Not a lot of people can say their parents had a peaceful divorce and co-parented as friends. Even fewer people can throw a new wife into the mix who is accepting of the situation. My step mom was never jealous or insecure and welcomed my mom to anything family related. If you look at our family pictures, we were all there for everything. All sides of our family, in laws and outlaws, we were all there. My dad has always stepped up to help my mom throughout the years she was single. She had a stroke in 2007 and he was there for her and us every step of the way. He even drove her to doctor appointments, etc. When she got sick with cancer he was there for that too. My step mom was there. She sat with me next to my mom’s bed many times. I’m sure it wasn’t her first choice of place to be but she loved my sister and me so much and understood the depth of our pain. She understood that she was the mother of my father’s children and allowed him to go through the motions. She allowed us to be a family when we needed to be a family and she was right by our side through it all. She even participated in my maternal grandmother’s celebration of life which her and my dad contributed to monetarily in a more than generous way. I am telling you; she is an angel.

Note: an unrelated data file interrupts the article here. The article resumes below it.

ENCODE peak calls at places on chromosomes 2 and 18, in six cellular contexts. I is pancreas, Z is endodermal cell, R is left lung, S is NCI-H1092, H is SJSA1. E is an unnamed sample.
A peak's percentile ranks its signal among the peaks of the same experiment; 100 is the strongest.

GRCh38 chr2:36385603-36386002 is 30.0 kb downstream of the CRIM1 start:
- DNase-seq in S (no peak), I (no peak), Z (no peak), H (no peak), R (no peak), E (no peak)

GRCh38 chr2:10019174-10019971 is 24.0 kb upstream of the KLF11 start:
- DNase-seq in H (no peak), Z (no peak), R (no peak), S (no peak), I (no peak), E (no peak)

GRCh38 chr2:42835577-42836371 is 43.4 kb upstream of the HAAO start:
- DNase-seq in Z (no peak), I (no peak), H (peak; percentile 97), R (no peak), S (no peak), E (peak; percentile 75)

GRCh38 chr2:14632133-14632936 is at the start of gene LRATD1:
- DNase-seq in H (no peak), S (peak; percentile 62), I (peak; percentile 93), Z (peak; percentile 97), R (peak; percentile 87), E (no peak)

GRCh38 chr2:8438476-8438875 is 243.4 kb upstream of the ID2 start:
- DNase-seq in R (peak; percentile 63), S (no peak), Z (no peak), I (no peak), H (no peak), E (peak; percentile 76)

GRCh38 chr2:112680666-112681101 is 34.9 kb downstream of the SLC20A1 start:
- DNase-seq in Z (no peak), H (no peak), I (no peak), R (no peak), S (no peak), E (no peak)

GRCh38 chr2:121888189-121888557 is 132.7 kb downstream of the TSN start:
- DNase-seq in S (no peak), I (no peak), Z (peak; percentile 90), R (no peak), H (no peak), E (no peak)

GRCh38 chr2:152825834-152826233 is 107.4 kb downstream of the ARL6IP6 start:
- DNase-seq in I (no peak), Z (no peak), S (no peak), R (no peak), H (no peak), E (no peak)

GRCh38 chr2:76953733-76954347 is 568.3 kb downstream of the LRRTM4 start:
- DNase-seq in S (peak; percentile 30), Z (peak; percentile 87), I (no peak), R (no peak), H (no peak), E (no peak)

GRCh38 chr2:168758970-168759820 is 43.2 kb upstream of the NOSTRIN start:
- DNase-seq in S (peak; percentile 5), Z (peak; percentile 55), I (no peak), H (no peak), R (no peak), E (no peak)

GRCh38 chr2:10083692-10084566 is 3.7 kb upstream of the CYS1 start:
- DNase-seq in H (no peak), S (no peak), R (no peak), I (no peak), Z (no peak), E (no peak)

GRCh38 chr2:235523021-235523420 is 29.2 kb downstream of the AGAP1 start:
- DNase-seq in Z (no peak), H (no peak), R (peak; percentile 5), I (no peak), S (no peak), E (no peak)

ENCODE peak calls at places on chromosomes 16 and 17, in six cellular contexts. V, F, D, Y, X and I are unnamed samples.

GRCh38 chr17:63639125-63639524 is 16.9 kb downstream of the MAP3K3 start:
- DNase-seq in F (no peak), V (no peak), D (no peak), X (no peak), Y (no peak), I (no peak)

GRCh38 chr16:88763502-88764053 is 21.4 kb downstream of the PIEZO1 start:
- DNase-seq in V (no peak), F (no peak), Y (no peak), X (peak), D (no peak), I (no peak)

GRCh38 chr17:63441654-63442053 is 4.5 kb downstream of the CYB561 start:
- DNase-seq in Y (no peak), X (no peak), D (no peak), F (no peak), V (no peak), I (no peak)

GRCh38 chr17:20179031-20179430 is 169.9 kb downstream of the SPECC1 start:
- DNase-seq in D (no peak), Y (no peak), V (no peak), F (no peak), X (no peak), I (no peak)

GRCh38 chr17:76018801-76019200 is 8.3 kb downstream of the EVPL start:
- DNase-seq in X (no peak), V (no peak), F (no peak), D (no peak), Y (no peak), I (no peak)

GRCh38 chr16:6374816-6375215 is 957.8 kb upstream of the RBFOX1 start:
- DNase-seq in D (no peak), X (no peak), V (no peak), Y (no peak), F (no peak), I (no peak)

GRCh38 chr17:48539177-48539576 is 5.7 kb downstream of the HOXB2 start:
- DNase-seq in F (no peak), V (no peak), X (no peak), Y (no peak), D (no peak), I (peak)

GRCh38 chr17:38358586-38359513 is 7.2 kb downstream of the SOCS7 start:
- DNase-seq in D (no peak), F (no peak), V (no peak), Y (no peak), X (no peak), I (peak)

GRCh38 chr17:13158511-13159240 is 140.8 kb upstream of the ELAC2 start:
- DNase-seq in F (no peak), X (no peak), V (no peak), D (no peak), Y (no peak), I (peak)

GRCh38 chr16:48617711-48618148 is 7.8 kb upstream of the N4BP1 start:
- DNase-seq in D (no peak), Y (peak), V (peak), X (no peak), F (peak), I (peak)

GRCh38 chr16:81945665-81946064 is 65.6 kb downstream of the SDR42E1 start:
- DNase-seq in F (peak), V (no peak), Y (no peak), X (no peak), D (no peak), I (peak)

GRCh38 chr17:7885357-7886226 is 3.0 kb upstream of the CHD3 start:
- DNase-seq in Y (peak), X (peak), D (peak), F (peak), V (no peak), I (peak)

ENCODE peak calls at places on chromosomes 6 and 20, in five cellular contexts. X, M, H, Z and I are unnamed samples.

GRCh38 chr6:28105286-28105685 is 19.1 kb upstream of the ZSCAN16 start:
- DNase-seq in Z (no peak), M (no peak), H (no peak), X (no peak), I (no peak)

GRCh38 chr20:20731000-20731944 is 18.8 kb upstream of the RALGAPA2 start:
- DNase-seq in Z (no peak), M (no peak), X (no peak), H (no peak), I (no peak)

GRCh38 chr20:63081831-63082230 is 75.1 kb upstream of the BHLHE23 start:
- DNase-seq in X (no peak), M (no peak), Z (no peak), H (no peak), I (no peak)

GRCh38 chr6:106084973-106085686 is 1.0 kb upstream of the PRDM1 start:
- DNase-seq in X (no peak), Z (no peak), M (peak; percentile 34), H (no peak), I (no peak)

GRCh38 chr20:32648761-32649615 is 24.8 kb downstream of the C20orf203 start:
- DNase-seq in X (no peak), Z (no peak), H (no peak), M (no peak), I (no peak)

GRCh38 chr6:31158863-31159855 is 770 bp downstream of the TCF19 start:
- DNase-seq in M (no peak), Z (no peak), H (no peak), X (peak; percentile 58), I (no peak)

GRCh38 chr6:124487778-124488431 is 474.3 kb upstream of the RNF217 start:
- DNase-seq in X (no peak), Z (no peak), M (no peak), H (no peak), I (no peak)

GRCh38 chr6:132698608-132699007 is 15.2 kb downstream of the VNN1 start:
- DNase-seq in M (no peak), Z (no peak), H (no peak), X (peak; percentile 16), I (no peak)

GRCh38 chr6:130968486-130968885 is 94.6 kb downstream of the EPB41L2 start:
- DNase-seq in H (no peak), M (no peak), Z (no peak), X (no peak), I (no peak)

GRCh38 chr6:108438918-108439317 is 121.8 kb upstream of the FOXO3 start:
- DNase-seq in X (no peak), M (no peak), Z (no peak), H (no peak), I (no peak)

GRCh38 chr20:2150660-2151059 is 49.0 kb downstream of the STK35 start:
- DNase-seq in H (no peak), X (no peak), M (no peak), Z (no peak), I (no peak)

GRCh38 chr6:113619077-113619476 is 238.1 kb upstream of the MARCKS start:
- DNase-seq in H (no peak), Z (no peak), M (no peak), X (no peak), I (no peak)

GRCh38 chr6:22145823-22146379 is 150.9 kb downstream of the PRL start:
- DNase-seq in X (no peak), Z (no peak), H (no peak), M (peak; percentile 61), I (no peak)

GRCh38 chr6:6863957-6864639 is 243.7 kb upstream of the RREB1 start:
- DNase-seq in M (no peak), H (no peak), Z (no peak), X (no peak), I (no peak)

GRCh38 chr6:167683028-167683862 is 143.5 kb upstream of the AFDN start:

There is nothing good about divorce. It’s more than just 2 people who don’t like each other anymore. It affects everyone around you. Your children, your family and your friends. I am not suggesting that is a reason to live in misery but I am suggesting that letting your misery control you beyond the separation is counter-productive. You left because you were miserable together right? Ok, now that you are apart, can you work on making it not so miserable? You were in love once, remember? Your kids still need you to be those 2 awesome people.

My parents get the award for the best role models in handling a divorce. It was all the other stuff that hurt so much. They taught me that you can definitely want to rip each other’s throat out but there are kids that remain and it would be best if neither of you are injured or bleeding.